Ajmer - 305001
With a land area of 146, 680 square kilometers, Ajmer diocese covers 12 civil districts in Rajasthan state: Ajmer, Baran, Barmer, Bundi, Jaisalmer, Jhalor, Jhalawar, Jhodhpur, Kota, Pali, Sirohi, and Tonk.
Most people live in villages and work as agricultural laborers.
Hindi, Rajasthani and English are spoken.
A large portion of Agra diocese, known as the Rajasthan Mission, was entrusted to the Capuchins of their order's Paris province in July 1890. The mission was made the Apostolic Prefecture of Rajputana on March 17, 1892. Father Betram was appointed its first Prefect the following month.
On May 22, 1913, the prefecture was elevated to a diocese and Capuchin Father Fortunatus Henri Caumont, prefect at the time, was appointed the first Bishop of Ajmer. The region that the diocese covered in the central state of Madhya Pradesh was detached on March 11, 1935 to form the Prefecture Apostolic of Indore.
Ajmer was handed over to the diocesan clergy on May 9, 1949, and in 1955 it was renamed Ajmer-Jaipur diocese. After ceding teritory to the new Archdiocese of Bhopal in 1963, Ajmer and Jaipur gave birth to Udaipur Diocese in 1984. On July 20, 2005, the diocese was split into Ajmer and Jaipur dioceses.
The diocesan patrons are Our Lady of the Immaculate Conception and Saint Francis of Assisi.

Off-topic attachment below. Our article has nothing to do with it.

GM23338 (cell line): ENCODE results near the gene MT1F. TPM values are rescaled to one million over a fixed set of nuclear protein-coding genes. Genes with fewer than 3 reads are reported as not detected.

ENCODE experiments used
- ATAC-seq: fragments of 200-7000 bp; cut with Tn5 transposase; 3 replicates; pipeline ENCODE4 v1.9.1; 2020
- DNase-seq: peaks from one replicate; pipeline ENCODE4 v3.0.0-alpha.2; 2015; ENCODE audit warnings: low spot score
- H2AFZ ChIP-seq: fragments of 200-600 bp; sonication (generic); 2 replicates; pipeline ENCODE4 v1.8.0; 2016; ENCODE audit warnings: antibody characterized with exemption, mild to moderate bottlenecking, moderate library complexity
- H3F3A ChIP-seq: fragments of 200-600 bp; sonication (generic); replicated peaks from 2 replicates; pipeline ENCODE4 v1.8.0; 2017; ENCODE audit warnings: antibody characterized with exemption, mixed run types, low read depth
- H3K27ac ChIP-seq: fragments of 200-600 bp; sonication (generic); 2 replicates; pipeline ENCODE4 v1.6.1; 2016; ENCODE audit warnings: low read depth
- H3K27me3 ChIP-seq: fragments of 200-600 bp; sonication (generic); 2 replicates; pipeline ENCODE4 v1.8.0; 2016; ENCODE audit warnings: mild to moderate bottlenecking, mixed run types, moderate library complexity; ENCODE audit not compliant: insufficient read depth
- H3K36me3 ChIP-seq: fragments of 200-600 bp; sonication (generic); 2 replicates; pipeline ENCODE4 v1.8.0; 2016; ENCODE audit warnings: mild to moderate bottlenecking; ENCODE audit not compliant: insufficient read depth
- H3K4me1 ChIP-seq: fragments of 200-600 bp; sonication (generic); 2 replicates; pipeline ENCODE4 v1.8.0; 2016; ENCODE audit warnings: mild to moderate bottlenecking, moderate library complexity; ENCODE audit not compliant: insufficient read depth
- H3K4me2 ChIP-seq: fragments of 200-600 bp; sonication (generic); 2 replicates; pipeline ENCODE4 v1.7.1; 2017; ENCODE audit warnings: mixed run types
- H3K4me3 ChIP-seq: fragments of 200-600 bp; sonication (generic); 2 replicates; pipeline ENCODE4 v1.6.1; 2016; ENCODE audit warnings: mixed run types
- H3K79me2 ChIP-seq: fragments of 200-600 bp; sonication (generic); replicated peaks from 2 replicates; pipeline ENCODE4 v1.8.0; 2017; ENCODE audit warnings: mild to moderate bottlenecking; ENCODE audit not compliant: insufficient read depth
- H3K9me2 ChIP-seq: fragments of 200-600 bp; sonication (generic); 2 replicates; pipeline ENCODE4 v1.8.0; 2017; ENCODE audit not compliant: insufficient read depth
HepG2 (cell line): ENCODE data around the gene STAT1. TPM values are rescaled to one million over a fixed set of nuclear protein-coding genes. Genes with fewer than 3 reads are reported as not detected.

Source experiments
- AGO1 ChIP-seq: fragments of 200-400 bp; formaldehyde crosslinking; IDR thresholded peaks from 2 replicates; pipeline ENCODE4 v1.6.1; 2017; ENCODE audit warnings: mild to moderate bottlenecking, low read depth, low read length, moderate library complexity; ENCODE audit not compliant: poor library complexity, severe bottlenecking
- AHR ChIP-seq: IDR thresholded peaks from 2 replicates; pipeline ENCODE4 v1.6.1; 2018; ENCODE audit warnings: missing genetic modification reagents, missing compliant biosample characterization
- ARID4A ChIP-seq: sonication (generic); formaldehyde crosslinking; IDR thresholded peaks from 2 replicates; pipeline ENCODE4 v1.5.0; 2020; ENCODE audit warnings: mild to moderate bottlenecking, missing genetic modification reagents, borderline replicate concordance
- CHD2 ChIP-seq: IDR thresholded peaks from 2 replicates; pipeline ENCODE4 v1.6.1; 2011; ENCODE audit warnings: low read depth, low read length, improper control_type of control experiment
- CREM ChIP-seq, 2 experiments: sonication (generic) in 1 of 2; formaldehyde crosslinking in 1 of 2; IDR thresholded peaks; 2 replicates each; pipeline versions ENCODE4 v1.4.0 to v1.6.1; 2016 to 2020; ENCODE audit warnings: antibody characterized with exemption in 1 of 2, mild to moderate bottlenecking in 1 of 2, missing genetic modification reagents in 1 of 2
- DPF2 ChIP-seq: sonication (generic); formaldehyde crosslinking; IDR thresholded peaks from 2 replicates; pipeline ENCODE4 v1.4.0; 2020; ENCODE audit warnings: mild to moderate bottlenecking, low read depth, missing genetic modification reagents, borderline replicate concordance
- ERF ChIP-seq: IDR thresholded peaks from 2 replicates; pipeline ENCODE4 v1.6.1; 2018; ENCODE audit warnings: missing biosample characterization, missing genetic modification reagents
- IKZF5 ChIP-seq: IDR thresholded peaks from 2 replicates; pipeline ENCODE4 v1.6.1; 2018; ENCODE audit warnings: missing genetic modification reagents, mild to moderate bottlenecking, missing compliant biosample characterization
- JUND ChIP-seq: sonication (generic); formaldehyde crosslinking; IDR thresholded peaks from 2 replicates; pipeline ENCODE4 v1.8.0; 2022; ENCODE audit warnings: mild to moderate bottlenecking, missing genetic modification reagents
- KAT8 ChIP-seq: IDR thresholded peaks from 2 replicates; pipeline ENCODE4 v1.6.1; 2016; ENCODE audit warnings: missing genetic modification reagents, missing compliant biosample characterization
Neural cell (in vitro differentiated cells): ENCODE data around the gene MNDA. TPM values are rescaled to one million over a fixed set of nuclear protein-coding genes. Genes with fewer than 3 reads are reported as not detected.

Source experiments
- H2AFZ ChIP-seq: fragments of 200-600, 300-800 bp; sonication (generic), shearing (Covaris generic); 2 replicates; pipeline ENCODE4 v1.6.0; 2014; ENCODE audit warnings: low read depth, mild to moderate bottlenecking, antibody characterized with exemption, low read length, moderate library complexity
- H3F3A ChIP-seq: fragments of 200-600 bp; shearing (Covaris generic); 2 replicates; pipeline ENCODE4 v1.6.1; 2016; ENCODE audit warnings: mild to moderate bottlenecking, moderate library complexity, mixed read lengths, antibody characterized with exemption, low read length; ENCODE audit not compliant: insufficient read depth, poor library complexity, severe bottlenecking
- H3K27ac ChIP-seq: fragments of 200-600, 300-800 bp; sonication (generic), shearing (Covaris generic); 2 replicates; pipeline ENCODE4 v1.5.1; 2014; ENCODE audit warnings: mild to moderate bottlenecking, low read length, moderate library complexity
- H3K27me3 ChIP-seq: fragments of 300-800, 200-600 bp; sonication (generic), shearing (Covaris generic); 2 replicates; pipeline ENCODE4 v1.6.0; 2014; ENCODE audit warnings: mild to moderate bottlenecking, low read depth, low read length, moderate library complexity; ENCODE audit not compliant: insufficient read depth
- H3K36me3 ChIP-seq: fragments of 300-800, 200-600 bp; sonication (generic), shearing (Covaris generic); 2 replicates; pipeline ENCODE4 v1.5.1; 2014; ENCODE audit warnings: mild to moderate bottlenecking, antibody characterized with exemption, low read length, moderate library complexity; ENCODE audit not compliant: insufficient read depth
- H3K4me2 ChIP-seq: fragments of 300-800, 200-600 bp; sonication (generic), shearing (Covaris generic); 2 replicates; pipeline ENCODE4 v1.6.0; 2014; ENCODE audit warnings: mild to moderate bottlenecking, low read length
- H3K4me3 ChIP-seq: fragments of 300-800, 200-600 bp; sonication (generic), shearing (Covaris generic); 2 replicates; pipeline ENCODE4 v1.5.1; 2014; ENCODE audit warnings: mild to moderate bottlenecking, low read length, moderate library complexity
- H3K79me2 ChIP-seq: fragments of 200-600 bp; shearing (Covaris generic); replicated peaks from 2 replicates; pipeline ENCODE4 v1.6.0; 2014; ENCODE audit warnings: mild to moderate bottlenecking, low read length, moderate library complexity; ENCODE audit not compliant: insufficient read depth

With few Catholics, the primary apostolate of the diocese is running educational institutions, health-care centers and other social welfare programs, besides pastoral care for the Catholics. In the area of pastoral care it prioritizes formation of Small Christian Communities (SCCs) and promotes spiritual renewal, including Charismatic Renewal programs.
The few local convert Catholics mostly live in villages. The urban parishes have mostly Catholic migrants who are employed in the government and private sectors.
Temperatures can reach 49° C in the summer and drop to 2° C in winter.
Bajra, sorghum, maize, wheat, rice, millet and cotton are major agricultural products.
Besides agriculture and related food production, textiles, cement and tourism are the other major industries. The region also has mineral deposits, particularly zinc, gypsum, silver ore and asbestos.
The Aravali Hills, one of the oldest mountain ranges in the world, run through the diocese, which also extends into the Thar desert, the only desert in South Asia. The diocese's northwestern region mostly consists of sand dunes, and on the west it touches the international boundary of Pakistan. The eastern region has large fertile areas. The Chambal and Banas are the major rivers.
A number of universities are located here including Maharshi Dayanand Sarawasti University in Ajmer, Jai Narayan Vyas University in Jodhpur and Kota Open University.
Rajasthan means place (sthan) of kings (raja). The land is known for its chivalric heritage, including ancient forts and superb palaces. But the past and present mingle, with archeological and folklore museums mixing with modern art galleries.
More than half of India's heritage hotels are located in Rajasthan. Major tourist attractions include: the Dargah of Ajmer, Sam Sand Dunes and the desert national park in Jaisalmer, the fort and palace in Jodhpur, the Chambal garden in Kota and the temples in Mount Abu.
The desert festival in Jaisalmer, the Pushkar Fair and the Urs Ajmer Sharif are some of the important regular cultural events.